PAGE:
Former Secret President Dick “Dick” Cheney recently had his miserable life extended with a heart transplant. Once a Republican gets something, it is ‘mine, mine, mine’, and with Dick, it was no different.
Asked if he spent much time thinking about the person who gave their heart so that he may live, he brushed that query aside with characteristic lack of empathy: “It’s my new heart, not someone else’s old heart…I don’t spend time wondering who had it, what they’d done, what kind of person.” Which proves that it isn’t whether he has an old heart or a new one that’s the problem — it’s if he has a soul. His entire political life certainly bears this out.
In 1986, Congress was debating the Comprehensive Anti-Apartheid Act, which included proposed sanctions against the government of South Africa. Dick was Wyoming’s lone congressman, and as expected, opposed the bill. Initially vetoed by President Ronald Reagan, a compromise was hashed out by both chambers of Congress, and with bi-partisan support, the new bill was passed with a veto-proof majority. Dick stood by his opposition to even the softened version. For him, the President, and other hardline conservatives, sanctions would be seen as giving in to the demands of the African National Congress (ANC), fronted by Nelson Mandela and deemed by the United States as a terrorist organization.
While the Act’s impact was considered minimal, it was an important gesture on behalf of a country who had taken too long to condemn the injustices of the apartheid regime. Within four years of its passage, Mandela would be freed, and within another four years, become the first black President of South Africa.
As the world mourned the passing of President Mandela yesterday, tributes and remembrances poured in from leaders around the world. Dick did not offer any comments or condolences, but it is unlikely he has changed his mind about the ANC or Mandela.
In 2000, while running for Vice-President, he appeared on “ABC News This Week” and was asked about his 1986 vote against sanctions. He stood by his original reasoning, explaining “The ANC was then viewed as a terrorist organization […] I don’t have any problems at all with the vote I cast 20 years ago.” Dick feebly backpedaled a bit, stating that Mandela was a “great man”, and had “mellowed” since his release from prison. Never mind that Dick cast the vote 14 years prior, but what is math when you can’t even count WMD’s?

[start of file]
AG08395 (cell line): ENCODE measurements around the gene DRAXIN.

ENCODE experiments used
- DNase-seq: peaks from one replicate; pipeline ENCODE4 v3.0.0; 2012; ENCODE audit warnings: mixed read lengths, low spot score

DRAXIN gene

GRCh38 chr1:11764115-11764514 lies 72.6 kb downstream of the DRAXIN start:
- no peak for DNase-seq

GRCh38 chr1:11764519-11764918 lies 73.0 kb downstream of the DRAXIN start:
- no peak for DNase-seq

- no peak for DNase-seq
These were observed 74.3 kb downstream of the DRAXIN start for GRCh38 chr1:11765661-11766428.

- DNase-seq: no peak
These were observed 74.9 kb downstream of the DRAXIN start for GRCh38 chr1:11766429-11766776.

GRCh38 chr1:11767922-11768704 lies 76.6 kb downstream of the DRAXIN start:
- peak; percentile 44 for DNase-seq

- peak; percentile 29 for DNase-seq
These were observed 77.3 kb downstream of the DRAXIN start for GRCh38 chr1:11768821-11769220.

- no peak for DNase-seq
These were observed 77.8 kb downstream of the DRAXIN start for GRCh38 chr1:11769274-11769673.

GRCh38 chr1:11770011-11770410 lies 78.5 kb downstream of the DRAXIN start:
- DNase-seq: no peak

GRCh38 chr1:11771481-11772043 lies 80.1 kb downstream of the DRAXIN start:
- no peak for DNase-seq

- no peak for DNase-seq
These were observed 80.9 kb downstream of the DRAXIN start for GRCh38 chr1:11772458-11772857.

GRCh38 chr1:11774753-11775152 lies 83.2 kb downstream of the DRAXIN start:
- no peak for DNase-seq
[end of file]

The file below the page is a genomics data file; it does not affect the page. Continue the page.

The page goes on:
Senator John Edwards, Dick’s opposition for the VP slot in 2004, brought up the ’86 vote during the campaign. It was a valid point of contention, even a decade after Mandela’s ascendancy to his country’s highest office. Dick historian John Nichols spoke to Mandela personally, reporting the following:
“(Mandela) understands that Cheney is effectively the President of the United States, one of the many reasons that he fears Dick Cheney’s power is that in the late 1980’s when even prominent Republicans like Jack Kemp and Newt Gingrich were acknowledging the crime of Apartheid, Dick Cheney maintained the lie that the ANC was a terrorist organization and a fantasy that Nelson Mandela was a terrorist leader who deserved to be in jail. Frankly it begs very powerful question. If Dick Cheney’s judgment was that bad in the late 1980’s, why would we believe that it’s gotten any better in the early 21st century?”
It is safe to assert his acumen in the 21st century was just as poor as in the 20th, if not worse. After an eight-year reign that included the largest terrorist attack on American soil, waging a war in Iraq based on trumped-up WMD allegations, the secret manipulation of energy policy to benefit private companies, the war profiteering of his ‘former’ company Halliburton, and his dismissal of runaway spending by proclaiming “deficits don’t matter,” it seems history will be a lot less kinder to him than to the esteemed Nelson Mandela. That has to stick in his craw, which is one thing a transplant cannot replace.
h/t: Huffington Post